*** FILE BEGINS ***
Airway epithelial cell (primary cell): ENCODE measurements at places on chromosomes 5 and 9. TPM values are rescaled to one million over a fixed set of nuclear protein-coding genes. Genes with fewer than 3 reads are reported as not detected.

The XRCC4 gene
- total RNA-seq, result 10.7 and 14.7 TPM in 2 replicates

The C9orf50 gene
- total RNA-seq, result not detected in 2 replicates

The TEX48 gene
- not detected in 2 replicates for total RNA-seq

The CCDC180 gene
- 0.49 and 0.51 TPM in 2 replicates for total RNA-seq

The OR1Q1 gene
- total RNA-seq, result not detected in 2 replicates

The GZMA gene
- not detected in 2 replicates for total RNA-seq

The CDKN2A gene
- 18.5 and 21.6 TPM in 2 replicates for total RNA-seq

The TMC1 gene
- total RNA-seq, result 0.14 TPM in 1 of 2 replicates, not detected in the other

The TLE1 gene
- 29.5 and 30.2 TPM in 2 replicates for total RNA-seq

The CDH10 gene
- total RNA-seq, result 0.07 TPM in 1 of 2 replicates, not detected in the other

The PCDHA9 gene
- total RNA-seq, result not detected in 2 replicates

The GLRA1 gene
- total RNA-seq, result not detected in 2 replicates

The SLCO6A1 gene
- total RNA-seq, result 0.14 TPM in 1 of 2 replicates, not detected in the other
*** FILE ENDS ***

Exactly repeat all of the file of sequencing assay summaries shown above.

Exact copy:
Airway epithelial cell (primary cell): ENCODE measurements at places on chromosomes 5 and 9. TPM values are rescaled to one million over a fixed set of nuclear protein-coding genes. Genes with fewer than 3 reads are reported as not detected.

The XRCC4 gene
- total RNA-seq, result 10.7 and 14.7 TPM in 2 replicates

The C9orf50 gene
- total RNA-seq, result not detected in 2 replicates

The TEX48 gene
- not detected in 2 replicates for total RNA-seq

The CCDC180 gene
- 0.49 and 0.51 TPM in 2 replicates for total RNA-seq

The OR1Q1 gene
- total RNA-seq, result not detected in 2 replicates

The GZMA gene
- not detected in 2 replicates for total RNA-seq

The CDKN2A gene
- 18.5 and 21.6 TPM in 2 replicates for total RNA-seq

The TMC1 gene
- total RNA-seq, result 0.14 TPM in 1 of 2 replicates, not detected in the other

The TLE1 gene
- 29.5 and 30.2 TPM in 2 replicates for total RNA-seq

The CDH10 gene
- total RNA-seq, result 0.07 TPM in 1 of 2 replicates, not detected in the other

The PCDHA9 gene
- total RNA-seq, result not detected in 2 replicates

The GLRA1 gene
- total RNA-seq, result not detected in 2 replicates

The SLCO6A1 gene
- total RNA-seq, result 0.14 TPM in 1 of 2 replicates, not detected in the other